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Showing posts from September, 2018

Vientiane

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As our flight wasn’t till 5pm, and we didn’t have to be at the airport till at least 3pm, Ngoc kindly let us stay in our room beyond the usual check out time of midday, and it meant we could have a relaxed morning before setting off the airport. We had booked an airport transfer through her, and at 100k kip it wasn’t that cheap for the short 25-minute journey there. What surprised us even more is a battered old truck pulled up to collect us with ripped seats, bashes and dents and paint peeling off.


Oh well never mind as long as it got us there, which it did and as I imagined, Pakse Airport was tiny with not much there to do. We grabbed some chicken fried rice and a hot chocolate and then just sat about till we were due to leave. There is only one gate here, and we saw our plane arrive and it was a tiny prop plane, probably about 40 seats. And as there was only 20+ people for the flight, it meant there was plenty of spare seats, however before we had even taken off, all the locals jus…

Pakse & Bolaven Plateau

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The journey to Pakse from Don Det was easy compared to how hard it had been to get there. We got a boat back to Nakasong and then got straight in a nice minivan all the way to Pakse, I even managed to get the front seat as it was available.  Our hotel in Pakse was the Xuanmai Garden resort, which was a fair bit away from town, so we got dropped off at the side of the dual carriageway and wandered down a dirt track into the lush green garden surrounding the guesthouse.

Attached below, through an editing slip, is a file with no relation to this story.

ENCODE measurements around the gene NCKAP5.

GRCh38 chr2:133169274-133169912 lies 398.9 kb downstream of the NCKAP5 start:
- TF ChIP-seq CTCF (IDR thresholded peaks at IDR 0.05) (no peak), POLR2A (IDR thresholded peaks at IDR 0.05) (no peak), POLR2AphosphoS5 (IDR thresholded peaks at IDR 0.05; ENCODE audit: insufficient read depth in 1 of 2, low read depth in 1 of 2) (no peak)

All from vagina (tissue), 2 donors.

It looked like we were the only guests staying here again and we were shown to a comfortable but basic double room with en-suite which apparently had a garden view, but as it had no glass in the windows we kept the shutters closed to keep the room cool and insect free.  We were staying here a couple of nights then the plan was to hire scooters and head onto the Bolaven loop for a night. This takes you past loads of waterfalls, villages and coffee plantations and as Ngoc, the guesthouse owner, was able to look after our …

Don Det - 4000 Islands

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Our journey from Kratie to Don Det in Laos started at 7am with an expected 6-hour journey for which we paid $18 each, we thought we would arrive around 2pm at the latest. You may be surprised to hear it was around 5pm when we eventually got there, but this is SE Asia, and anything can happen!  After an early morning breakfast, our minivan turned up 15 minutes late and we pile in this old vehicle which was already full of locals and only 2 seats remained which were right at the back. After unloading some of the bags in the rear, we clambered (via the boot) over the rest of the luggage and squeezed into our little spot for the first part of our journey which was to Stung Treng, approx. 2 hours north where we knew we would be changing vehicle.



Despite the van being full, we still stopped to pick up another couple of locals, and the rows of 3 seats soon convert into 4 with a little bar that folds down, and a cushion slots in. By now I think there was 16 of us in this little 12-seater, pl…